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ACLU Applauds EEOC Guidance on Workplace Harassment

WASHINGTON — Today, the U.S. Equal Employment Opportunity Commission (EEOC) announced the release of its final guidance on harassment in the workplace, providing much-needed clarity to courts, employers, and workers and ensuring on-the-job dignity and safety for millions of people.

“Given that the EEOC has not issued any comprehensive guidance about unlawful harassment since 1999, the guidance consolidates the agency’s past advisories with updates based on current legal precedent,” said Gillian Thomas, senior staff attorney with the ACLU’s Women’s Rights Project. “It also reflects the modern work world, where the #MeToo movement, overdue reckoning with our nation’s violent racist history, and recognition of LGBTQ people’s right to be free from workplace discrimination, among other developments, have brought harassment’s perniciousness into sharp relief.”

The new guidance admirably details the many forms that unlawful harassment may take, including harassment based on group-based stereotypes and workers’ multiple intersecting identities, and explains the robust protection mandated by our nation’s anti-discrimination laws – Title VII of the 1964 Civil Rights Act, the Americans with Disabilities Act, the Age Discrimination in Employment Act, and the newly-enacted Pregnant Workers’ Fairness Act, among others. Notably, it addresses the intentional misgendering of transgender employees and harassment based on a worker’s decision to have an abortion as forms of unlawful harassment. It also underscores that harassment based on sex-based hostility is equally unlawful as explicitly sexual abuse, and that harassment over social media may, when targeted at a particular worker, violate the law.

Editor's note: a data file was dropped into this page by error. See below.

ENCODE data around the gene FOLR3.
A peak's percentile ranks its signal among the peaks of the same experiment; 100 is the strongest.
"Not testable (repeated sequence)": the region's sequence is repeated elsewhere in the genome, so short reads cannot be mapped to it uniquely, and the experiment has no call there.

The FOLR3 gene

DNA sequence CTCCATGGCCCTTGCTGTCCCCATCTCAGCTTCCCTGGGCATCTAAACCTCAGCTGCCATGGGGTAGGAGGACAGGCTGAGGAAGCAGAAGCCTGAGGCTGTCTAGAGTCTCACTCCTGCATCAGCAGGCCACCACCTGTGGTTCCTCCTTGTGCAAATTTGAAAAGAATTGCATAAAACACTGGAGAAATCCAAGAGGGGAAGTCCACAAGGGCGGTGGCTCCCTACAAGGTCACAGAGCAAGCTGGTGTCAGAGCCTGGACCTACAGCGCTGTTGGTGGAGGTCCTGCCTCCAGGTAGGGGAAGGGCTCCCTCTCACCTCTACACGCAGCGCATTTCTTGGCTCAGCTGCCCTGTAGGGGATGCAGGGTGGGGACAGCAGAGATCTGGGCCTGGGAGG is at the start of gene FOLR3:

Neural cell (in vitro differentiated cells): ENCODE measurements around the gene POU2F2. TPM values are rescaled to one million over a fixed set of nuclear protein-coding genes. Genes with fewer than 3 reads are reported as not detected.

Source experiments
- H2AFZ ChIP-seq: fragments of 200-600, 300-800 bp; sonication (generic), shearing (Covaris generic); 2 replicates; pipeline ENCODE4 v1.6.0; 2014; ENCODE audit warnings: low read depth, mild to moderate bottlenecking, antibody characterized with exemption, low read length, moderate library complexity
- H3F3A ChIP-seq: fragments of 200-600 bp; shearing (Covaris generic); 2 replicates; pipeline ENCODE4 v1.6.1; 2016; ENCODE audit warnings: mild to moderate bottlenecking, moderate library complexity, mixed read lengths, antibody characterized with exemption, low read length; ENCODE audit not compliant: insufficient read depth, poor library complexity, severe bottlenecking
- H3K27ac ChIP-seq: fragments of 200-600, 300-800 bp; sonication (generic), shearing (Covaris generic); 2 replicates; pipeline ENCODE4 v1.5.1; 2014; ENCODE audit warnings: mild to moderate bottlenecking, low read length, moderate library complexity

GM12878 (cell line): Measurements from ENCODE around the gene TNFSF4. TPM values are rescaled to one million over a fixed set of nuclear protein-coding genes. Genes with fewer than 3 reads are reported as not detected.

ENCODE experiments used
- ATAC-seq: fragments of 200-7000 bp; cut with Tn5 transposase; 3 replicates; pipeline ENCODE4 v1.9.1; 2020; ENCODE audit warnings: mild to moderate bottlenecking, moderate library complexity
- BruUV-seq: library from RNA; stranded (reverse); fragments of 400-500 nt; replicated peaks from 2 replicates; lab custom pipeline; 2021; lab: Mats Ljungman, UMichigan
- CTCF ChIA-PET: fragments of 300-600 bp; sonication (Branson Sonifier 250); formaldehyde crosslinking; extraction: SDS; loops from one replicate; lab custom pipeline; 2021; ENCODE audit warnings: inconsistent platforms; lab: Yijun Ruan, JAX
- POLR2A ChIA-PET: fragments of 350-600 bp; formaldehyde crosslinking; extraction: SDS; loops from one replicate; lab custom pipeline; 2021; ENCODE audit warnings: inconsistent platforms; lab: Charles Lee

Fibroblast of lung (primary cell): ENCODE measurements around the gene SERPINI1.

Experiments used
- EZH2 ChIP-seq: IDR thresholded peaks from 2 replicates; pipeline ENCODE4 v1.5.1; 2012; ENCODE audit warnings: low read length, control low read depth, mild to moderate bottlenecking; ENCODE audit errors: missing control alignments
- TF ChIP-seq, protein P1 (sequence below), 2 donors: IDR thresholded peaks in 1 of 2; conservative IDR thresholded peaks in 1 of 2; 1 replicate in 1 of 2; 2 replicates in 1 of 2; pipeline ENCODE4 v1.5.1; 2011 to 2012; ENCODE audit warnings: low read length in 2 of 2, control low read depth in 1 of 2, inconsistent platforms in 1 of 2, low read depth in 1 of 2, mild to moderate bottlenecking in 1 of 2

Many LGBTQ people live and work in localities that have adopted policies to undermine legal protections for them. In today’s final guidance, the EEOC rightly made clear that LGBTQ employees nationwide are protected from sex-based harassment at work under the Supreme Court’s 2020 decision in Bostock v. Clayton County, a case in which the ACLU was counsel. That recognition drew fire from one of the EEOC’s five commissioners, who took the unusual step of publicly noting her disagreement with the majority’s conclusion in the name of “women’s rights.”

“There is no conflict between demanding rights for women and for all transgender people,” said Ria Tabacco Mar, director of the ACLU’s Women’s Rights Project. “Attacking trans people does nothing to address the real problems women face. As feminists, we reject efforts to appropriate the rhetoric of ‘women’s rights’ to inflict harm on trans people, men or women.”

“We applaud the EEOC’s expansive explanation of the law’s anti-harassment protections. On-the-job abuse, particularly of our most vulnerable workers, remains rampant,” added Thomas. “The guidance provides employers with actionable insights to foster a culture of respect and inclusion, empowers employees to assert their rights, and instructs courts in how the nation’s foremost anti-discrimination enforcement agency interprets the law.”

The final guidance can be found here: https://www.eeoc.gov/laws/guidance/enforcement-guidance-harassment-workplace

The ACLU’s comment on the EEOC’s proposed guidance can be found here: https://www.aclu.org/wp-content/uploads/2023/12/20231101_ACLU_CommentSexualHarassmentGuidance_FINAL.pdf

Originally published at https://www.aclu.org/press-releases/aclu-applauds-eeoc-guidance-on-workplace-harassment

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